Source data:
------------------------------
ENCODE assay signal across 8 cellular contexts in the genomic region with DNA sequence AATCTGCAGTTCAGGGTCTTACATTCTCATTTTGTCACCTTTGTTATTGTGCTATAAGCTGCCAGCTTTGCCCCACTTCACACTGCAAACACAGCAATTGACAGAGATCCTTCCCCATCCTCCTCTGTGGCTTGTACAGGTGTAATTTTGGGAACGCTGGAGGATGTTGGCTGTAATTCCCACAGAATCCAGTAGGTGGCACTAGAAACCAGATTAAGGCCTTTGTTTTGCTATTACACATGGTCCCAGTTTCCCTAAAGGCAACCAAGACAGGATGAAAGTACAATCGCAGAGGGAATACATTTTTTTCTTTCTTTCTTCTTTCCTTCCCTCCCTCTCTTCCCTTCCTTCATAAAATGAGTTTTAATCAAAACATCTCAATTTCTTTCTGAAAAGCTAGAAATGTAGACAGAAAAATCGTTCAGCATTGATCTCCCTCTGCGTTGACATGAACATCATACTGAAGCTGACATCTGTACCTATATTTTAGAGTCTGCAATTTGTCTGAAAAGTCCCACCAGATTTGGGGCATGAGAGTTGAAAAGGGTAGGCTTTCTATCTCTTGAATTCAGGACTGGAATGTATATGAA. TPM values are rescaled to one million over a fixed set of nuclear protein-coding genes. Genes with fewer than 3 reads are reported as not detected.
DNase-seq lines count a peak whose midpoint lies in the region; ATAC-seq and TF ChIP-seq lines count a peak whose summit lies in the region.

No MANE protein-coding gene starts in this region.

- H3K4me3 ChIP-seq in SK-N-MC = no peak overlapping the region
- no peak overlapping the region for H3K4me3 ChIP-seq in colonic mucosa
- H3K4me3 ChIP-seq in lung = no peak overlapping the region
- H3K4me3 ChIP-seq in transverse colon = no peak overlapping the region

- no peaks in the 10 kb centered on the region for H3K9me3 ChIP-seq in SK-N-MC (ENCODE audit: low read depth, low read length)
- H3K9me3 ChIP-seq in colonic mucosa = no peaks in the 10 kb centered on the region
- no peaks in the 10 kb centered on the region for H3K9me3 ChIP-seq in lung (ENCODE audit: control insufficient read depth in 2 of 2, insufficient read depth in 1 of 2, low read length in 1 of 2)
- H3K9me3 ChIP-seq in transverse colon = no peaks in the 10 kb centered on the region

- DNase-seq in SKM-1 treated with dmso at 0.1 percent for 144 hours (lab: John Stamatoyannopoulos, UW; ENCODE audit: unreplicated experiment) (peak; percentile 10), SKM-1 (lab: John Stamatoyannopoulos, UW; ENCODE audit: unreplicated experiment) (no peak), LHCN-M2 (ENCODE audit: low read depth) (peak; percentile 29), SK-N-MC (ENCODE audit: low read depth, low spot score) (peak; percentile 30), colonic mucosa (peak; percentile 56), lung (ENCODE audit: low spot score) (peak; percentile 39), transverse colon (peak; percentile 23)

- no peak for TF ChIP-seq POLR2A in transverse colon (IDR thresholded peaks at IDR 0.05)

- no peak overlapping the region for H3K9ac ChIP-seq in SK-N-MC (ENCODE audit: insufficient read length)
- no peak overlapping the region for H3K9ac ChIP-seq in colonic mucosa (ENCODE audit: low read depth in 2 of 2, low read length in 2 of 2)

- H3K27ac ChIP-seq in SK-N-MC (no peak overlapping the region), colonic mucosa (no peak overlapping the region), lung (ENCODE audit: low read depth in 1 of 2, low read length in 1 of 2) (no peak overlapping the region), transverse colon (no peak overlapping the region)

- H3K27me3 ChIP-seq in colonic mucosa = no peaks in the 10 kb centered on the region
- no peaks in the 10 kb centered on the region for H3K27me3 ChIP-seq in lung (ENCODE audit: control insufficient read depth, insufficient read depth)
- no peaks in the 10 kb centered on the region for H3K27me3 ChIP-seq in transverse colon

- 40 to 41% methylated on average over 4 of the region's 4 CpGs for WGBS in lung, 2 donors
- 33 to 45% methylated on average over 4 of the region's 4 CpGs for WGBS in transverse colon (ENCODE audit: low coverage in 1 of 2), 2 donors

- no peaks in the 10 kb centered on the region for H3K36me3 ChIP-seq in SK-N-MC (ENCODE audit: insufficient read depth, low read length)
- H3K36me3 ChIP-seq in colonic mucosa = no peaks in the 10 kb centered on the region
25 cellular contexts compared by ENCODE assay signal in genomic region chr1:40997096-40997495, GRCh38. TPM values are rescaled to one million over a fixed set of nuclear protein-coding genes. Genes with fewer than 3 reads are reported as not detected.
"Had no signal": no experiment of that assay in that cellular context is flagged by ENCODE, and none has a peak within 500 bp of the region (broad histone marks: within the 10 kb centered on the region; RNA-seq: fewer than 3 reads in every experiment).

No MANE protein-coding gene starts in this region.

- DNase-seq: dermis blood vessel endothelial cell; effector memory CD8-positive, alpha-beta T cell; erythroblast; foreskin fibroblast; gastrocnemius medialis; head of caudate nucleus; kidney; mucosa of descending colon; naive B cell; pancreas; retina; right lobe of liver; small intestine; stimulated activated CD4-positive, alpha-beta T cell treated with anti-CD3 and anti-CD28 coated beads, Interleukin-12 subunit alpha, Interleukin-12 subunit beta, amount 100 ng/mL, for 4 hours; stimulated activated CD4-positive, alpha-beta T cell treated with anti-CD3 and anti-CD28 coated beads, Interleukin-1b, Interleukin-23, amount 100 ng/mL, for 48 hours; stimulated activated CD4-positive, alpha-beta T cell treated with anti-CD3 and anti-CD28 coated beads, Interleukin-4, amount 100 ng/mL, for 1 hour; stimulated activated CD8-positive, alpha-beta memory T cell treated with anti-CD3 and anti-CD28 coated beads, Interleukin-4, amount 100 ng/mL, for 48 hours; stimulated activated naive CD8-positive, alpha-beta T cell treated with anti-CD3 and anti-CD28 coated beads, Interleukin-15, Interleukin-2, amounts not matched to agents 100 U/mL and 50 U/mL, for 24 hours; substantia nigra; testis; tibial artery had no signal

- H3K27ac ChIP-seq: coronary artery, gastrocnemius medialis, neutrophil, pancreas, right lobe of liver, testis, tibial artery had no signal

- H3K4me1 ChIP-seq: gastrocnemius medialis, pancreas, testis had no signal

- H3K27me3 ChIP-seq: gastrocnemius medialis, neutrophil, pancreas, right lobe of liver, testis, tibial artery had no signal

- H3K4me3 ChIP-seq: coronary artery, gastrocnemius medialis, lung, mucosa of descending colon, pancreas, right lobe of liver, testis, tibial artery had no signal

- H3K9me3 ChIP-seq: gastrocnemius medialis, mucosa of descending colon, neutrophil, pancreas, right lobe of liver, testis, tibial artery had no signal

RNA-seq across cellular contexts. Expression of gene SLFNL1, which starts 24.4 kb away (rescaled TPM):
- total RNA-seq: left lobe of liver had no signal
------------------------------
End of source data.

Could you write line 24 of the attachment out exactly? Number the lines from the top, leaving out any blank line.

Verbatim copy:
25 cellular contexts compared by ENCODE assay signal in genomic region chr1:40997096-40997495, GRCh38. TPM values are rescaled to one million over a fixed set of nuclear protein-coding genes. Genes with fewer than 3 reads are reported as not detected.